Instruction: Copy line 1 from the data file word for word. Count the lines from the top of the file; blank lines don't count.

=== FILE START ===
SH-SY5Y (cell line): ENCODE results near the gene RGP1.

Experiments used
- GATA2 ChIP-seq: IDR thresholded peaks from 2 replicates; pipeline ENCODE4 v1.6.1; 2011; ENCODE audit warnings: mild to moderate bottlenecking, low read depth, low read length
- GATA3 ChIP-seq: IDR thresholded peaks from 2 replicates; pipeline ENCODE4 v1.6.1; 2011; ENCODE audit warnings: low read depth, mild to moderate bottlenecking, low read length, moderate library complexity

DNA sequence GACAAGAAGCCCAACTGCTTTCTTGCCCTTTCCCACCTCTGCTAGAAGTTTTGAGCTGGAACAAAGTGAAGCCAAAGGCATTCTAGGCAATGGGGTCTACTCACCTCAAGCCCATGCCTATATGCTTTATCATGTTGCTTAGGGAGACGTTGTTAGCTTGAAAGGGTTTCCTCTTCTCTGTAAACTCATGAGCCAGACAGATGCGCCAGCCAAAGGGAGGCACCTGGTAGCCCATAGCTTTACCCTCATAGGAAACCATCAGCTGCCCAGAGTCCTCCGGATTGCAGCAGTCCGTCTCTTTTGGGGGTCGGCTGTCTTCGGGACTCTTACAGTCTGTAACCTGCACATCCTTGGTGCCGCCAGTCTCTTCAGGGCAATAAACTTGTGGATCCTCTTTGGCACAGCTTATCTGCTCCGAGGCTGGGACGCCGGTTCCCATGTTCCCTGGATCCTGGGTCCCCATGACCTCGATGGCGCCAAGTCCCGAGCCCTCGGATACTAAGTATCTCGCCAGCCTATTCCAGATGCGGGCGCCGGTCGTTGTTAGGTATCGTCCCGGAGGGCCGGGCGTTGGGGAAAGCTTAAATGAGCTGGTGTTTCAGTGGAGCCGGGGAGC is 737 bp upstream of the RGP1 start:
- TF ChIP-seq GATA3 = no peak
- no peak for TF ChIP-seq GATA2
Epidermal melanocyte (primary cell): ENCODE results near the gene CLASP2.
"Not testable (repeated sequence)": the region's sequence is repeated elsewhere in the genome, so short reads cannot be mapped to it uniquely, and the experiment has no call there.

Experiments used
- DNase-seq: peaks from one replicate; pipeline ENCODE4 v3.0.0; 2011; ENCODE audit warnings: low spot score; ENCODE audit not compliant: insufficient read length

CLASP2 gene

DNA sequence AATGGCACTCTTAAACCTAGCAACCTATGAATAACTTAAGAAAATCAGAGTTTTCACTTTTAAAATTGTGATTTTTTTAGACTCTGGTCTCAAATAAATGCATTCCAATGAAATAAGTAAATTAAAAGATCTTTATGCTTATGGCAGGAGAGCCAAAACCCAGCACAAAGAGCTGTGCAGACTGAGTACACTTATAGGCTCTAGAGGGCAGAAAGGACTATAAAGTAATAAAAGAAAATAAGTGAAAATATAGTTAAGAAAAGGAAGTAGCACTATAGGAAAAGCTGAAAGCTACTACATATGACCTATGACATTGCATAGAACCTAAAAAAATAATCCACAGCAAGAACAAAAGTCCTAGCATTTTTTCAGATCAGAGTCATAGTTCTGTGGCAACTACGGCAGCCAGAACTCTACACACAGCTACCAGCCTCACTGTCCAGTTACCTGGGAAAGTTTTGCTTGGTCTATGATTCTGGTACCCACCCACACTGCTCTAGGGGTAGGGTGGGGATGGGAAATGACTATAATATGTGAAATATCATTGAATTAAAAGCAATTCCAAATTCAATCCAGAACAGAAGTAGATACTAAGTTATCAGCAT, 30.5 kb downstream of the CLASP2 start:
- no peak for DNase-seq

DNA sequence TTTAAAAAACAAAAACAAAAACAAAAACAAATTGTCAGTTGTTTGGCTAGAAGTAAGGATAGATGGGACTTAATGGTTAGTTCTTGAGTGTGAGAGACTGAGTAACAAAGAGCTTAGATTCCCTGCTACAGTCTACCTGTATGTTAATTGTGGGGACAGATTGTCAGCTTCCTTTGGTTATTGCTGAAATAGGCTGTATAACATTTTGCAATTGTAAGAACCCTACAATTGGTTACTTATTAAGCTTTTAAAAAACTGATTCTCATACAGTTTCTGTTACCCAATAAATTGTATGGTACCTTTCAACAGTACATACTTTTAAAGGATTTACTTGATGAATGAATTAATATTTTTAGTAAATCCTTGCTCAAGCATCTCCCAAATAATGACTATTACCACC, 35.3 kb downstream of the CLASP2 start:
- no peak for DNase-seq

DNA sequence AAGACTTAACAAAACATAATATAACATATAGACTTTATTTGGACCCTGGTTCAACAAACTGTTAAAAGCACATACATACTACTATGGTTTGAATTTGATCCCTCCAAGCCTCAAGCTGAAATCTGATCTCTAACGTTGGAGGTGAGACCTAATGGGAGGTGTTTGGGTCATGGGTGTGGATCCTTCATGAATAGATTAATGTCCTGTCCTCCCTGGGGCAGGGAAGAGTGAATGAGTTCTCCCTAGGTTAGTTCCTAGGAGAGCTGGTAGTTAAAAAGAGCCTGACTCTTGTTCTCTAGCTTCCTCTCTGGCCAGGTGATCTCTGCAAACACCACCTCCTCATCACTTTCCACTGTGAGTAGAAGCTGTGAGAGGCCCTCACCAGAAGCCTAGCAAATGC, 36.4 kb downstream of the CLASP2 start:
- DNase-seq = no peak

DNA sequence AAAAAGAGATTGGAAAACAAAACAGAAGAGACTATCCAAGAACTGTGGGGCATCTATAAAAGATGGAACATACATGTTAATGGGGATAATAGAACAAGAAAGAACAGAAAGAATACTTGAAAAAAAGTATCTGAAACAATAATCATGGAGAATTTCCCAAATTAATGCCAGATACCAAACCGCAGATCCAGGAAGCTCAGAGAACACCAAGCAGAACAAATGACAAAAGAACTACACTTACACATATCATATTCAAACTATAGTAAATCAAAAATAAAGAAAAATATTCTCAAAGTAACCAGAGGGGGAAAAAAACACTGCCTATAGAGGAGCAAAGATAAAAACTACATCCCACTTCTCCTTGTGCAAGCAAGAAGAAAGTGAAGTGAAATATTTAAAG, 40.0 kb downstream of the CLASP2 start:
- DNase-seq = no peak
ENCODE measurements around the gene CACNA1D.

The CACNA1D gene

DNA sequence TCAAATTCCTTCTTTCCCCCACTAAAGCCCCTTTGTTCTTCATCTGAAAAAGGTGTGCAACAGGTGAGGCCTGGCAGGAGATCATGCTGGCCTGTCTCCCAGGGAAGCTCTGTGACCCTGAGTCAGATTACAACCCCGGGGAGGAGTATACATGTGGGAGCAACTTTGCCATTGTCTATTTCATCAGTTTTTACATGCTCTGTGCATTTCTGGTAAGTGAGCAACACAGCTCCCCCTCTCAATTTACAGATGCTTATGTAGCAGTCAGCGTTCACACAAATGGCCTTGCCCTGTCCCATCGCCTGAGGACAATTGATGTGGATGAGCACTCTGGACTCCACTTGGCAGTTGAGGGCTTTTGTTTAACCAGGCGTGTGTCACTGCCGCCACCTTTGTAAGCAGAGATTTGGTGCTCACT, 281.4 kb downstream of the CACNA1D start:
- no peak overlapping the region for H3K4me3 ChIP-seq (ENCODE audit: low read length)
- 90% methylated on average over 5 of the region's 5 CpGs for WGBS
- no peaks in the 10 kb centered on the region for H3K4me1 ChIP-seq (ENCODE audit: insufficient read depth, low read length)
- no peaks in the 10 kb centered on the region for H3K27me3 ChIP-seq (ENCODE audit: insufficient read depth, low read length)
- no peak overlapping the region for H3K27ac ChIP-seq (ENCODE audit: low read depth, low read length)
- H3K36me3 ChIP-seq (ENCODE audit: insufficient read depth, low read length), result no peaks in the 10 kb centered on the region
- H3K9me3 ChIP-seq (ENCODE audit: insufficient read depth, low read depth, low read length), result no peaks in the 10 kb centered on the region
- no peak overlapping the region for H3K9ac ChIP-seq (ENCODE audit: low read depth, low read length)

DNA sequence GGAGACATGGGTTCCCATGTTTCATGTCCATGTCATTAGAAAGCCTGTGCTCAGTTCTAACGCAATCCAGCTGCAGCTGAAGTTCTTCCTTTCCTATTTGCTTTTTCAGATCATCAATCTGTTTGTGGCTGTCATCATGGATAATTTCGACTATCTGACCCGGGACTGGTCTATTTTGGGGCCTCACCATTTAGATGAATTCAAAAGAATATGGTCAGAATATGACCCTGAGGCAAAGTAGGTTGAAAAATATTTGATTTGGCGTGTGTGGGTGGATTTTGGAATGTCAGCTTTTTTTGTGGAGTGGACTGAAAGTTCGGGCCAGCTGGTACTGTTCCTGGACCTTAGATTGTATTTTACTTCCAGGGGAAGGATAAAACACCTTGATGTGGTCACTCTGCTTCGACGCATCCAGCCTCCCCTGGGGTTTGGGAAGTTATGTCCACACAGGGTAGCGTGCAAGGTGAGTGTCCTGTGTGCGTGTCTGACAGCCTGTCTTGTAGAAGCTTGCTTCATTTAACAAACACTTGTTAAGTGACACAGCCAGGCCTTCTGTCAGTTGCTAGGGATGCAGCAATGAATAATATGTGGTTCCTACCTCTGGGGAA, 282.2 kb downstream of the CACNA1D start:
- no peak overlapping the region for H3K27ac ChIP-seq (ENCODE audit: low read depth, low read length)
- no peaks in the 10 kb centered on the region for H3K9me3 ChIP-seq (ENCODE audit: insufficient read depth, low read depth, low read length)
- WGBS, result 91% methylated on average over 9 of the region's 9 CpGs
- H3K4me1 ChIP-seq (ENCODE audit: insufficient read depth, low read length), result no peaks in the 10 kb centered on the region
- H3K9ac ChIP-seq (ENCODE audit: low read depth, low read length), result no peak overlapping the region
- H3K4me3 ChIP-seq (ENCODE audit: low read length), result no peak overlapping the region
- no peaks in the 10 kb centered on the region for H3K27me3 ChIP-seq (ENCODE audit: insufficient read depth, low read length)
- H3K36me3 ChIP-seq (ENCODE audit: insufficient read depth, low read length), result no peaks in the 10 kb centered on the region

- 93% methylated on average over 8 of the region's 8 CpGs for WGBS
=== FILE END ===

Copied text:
SH-SY5Y (cell line): ENCODE results near the gene RGP1.